Matthew Sheppard: Two seemingly opposed trends -- Donald Trump's norm-destroying presidency and the astonishing comeuppance faced by numerous media and political figures accused of sexual misconduct -- are changing American politics in major ways. ... At least on this issue, Democrats and liberals appear to be moving toward higher moral standards in public life. On the political right, however, there is a growing segment pushing in the opposite direction. Once the religious right and their more secular allies decided to overlook Trump's constant stream of lies, his frequent promotion of bigotry and the numerous allegations of sexual misconduct against him, anything was possible. read more
n the tumultuous aftermath of Leeann Tweeden's accusations against Al Franken during a 2006 USO trip to Kuwait, Iraq, and Afghanistan, new photos and videos have emerged that cast doubt on her account.
During the very same USO tour in question, Tweeden can be seen blatantly groping the backside of a male performer and kissing another.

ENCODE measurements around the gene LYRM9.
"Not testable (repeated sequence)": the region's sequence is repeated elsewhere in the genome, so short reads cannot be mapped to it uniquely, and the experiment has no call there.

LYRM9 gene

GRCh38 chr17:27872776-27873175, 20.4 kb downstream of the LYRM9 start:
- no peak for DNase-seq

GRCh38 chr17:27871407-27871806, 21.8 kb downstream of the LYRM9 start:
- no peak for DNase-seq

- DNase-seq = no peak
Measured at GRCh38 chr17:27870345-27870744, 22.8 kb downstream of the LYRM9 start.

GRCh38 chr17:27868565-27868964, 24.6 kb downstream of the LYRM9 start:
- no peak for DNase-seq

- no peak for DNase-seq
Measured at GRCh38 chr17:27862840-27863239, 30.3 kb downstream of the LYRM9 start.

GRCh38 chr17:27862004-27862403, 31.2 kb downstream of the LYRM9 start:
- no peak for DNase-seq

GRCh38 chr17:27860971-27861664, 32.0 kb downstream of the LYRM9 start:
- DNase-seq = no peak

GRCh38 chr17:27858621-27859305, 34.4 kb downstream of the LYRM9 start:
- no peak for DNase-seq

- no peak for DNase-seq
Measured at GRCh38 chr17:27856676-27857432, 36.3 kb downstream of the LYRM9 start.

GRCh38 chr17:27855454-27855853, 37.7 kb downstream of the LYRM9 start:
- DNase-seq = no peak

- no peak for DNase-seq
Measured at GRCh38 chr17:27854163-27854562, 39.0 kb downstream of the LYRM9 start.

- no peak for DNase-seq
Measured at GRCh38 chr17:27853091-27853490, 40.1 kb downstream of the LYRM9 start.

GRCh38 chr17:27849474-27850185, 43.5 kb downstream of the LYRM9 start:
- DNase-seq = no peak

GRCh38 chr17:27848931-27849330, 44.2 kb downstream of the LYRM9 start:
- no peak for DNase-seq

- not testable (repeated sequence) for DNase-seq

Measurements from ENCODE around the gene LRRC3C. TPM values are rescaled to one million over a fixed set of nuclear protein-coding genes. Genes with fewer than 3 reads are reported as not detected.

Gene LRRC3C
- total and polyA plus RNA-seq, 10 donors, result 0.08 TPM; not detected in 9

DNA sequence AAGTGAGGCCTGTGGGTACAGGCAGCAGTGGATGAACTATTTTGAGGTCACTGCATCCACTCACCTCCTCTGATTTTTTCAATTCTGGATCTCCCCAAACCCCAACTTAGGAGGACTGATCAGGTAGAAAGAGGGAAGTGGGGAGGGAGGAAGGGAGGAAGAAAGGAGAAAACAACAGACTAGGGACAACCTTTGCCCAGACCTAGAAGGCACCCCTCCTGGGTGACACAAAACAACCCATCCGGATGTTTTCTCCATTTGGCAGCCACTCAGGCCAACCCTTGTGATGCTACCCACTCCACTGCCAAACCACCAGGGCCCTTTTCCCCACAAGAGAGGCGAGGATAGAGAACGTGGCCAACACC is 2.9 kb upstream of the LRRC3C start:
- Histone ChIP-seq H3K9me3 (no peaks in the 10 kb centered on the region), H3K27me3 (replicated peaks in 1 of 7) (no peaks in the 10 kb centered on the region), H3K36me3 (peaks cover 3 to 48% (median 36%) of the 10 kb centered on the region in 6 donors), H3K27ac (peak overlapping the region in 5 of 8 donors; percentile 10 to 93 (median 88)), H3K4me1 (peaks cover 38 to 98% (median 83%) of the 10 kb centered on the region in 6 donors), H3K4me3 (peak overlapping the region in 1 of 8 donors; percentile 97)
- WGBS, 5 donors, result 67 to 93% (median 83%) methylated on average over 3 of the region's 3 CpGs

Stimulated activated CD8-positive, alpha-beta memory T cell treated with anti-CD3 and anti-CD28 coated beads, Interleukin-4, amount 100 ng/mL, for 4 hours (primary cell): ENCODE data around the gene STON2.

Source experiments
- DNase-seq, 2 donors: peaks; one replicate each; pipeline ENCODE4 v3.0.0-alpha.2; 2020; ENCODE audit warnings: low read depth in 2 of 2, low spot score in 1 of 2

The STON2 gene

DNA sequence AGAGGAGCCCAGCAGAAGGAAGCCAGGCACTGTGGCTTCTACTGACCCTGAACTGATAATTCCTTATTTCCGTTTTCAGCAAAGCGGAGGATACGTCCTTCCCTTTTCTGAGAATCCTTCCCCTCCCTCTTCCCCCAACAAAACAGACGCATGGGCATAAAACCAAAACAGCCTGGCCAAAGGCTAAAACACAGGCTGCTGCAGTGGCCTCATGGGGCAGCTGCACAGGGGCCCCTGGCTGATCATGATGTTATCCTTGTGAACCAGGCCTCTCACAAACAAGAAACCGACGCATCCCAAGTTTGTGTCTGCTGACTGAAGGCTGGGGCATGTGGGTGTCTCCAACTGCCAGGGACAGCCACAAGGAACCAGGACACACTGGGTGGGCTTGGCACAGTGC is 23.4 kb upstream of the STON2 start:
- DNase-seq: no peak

Derek Thompson, The Atlantic: There are two big problems with the GOP's claim that its tax-reform proposals help the middle class. The first, and most obvious, is that both the House bill, which passed last week, and the Senate bill would raise taxes on tens of millions of middle-class and low-income households by the end of the decade, according to several analyses of the bills. The second reason is subtler, but perhaps equally significant. To pay for a permanent tax cut on corporations, the plan raises taxes on colleges and college students, which is part of a broader Republican war on higher education in the U.S. This is a big deal, because in the last half-century, the most important long-term driver of wage growth has arguably been college.